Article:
Lora is still on a birth high after her home birth after caesarean (HBAC), here she tells Cambridge VBAC Friends about her labour and birth at home in July 2015…
I had been having prodromal labour for over a week and was struggling mentally and physically. I had amazing support from my husband, doula and mum and I was kept positive and well rested as much as could be. After several false alarms I went to bed on Friday night feeling a bit low and had been tearful all day, snapping at my husband and very emotional. I was starting to believe I’d never go into labour (40+5) and even though throughout pregnancy I had promised myself I could go with the flow and she would arrive when she was ready, you can’t prepare for the mix of feelings when you go ‘over’ and the pressure has already started from the midwife I saw at 40 weeks to have a sweep and discuss induction.
I woke at 3am with very strong contractions that got me out of bed, I tried sleeping through them but found I needed to be moving around. I spent a couple of hours on my ball downstairs in the peace and tranquillity of my birthing space before my mum came down to help rub my back. I was having lots of back pain and needed constant touch and pressure. This continued but I knew it could still take a while so I sent Rob to work but told him to finish early rather than work the whole day as he’d need rest too and I was hoping it wouldn’t be too long before she arrived.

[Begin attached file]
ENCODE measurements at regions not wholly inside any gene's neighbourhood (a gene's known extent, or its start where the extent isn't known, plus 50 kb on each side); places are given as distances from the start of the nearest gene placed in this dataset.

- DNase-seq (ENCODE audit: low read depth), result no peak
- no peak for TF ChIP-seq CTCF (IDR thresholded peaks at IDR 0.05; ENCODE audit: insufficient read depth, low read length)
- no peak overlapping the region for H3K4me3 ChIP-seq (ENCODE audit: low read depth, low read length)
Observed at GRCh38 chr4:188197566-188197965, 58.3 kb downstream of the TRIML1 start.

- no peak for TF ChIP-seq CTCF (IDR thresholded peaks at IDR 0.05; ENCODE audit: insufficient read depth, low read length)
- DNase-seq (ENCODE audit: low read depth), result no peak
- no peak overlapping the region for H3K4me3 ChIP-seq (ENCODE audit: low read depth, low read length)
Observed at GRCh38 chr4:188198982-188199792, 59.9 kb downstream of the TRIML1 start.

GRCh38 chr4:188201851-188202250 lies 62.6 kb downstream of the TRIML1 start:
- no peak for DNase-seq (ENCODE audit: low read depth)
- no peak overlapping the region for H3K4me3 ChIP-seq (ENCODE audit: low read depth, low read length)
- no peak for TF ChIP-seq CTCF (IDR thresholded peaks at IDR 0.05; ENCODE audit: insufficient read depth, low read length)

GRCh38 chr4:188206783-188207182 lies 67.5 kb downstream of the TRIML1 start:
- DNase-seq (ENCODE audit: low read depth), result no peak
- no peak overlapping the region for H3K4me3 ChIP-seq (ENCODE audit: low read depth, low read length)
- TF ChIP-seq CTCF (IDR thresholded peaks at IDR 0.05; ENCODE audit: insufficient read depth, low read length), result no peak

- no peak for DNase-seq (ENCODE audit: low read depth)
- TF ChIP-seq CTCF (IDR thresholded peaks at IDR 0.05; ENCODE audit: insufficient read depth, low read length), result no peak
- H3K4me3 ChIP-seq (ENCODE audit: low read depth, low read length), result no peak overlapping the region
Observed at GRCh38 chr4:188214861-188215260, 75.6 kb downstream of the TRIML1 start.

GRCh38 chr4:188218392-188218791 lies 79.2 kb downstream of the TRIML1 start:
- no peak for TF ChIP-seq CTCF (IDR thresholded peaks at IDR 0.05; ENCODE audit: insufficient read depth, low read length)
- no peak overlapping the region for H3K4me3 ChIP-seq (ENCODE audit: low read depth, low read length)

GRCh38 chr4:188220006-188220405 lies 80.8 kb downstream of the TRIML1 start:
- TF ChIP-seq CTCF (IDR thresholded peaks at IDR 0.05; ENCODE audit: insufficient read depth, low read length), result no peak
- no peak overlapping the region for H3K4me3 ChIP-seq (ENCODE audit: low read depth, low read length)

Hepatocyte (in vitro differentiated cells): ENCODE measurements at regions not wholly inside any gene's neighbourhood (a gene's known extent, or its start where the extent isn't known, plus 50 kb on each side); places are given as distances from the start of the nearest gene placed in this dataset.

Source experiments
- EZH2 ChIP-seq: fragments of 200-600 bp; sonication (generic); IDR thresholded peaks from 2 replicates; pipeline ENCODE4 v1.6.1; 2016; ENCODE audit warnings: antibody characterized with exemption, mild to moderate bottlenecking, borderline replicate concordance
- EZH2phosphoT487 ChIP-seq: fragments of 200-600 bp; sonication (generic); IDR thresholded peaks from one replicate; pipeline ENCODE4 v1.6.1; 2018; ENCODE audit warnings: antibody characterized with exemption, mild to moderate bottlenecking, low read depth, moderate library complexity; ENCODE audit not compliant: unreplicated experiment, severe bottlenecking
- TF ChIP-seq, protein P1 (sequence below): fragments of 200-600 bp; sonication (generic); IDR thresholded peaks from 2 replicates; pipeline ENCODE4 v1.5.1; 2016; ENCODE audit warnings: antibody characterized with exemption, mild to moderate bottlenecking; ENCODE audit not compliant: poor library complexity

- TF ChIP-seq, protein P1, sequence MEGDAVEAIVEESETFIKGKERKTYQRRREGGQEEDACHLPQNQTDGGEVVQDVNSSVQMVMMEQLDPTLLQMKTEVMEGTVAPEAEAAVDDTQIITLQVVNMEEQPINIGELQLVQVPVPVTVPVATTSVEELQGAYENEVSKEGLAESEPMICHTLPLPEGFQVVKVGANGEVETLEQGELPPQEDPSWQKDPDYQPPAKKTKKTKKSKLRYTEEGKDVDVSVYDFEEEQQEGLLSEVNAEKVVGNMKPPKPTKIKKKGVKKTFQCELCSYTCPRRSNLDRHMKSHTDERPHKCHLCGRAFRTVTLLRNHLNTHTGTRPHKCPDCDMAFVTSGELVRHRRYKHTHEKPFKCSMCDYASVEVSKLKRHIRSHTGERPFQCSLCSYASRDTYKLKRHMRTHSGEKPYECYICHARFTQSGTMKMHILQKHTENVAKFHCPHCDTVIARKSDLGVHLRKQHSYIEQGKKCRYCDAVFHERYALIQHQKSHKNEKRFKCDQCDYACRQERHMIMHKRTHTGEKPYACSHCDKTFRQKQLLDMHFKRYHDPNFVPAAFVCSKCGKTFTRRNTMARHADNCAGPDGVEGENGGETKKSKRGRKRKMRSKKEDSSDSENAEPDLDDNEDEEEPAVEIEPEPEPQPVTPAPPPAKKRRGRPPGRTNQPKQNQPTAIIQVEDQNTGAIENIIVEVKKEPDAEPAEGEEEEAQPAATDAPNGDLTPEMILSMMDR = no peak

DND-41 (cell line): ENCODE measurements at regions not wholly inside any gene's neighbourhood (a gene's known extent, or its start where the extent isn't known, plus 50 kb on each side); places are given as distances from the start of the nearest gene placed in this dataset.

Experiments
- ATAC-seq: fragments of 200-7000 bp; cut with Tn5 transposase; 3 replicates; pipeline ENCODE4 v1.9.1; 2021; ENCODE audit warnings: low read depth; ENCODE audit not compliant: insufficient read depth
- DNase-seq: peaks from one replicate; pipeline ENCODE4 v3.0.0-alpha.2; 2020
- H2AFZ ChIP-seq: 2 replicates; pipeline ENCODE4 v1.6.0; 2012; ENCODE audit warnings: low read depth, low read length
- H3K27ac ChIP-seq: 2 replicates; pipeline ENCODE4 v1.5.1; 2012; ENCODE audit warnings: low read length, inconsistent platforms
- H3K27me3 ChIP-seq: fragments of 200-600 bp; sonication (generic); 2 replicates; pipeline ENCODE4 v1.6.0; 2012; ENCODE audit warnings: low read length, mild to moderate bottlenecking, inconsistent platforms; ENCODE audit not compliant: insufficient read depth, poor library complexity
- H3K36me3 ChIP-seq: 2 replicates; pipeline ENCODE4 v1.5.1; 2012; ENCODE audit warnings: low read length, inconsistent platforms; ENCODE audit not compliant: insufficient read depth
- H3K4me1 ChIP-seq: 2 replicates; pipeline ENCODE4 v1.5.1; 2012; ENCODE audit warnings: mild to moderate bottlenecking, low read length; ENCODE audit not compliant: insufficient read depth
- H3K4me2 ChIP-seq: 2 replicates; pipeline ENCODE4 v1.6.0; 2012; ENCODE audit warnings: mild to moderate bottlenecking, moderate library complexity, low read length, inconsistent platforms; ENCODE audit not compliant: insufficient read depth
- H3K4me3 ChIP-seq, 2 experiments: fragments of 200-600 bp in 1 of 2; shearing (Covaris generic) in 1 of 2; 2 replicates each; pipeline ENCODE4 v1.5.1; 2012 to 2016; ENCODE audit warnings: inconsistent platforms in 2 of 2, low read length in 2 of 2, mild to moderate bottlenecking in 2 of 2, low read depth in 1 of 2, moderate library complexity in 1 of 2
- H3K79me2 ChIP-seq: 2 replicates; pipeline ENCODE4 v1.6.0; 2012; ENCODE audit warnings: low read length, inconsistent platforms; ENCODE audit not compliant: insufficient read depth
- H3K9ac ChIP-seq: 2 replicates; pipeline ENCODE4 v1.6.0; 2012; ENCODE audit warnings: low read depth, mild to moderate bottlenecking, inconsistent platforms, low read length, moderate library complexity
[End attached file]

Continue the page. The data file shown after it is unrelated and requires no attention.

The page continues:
I then contacted Katie (my doula) who arrived around Saturday lunchtime and we spent a lovely tranquil afternoon resting through contractions by eating, watching movies, listening to music and having massages and a pedicure! We did lots of walking round the field outside the house stopping every time a contraction started. They increased in frequency and intensity every time we did the walk but slowed down again to 5/6 minutes apart once I got back home which was frustrating.
I finally got into the pool later that evening and made the call for the midwife to come out. I was told they had all been called into the maternity ward as it was so busy. This was my worst nightmare and I freaked out a bit on the phone and told them I couldn’t come in to hospital and broke down in tears. Katie then spoke to them and they agreed to send someone out when the shift changed and to call an ambulance in the mean time if needed. Contractions were still five minutes apart at this time so we figured we had time and stayed home.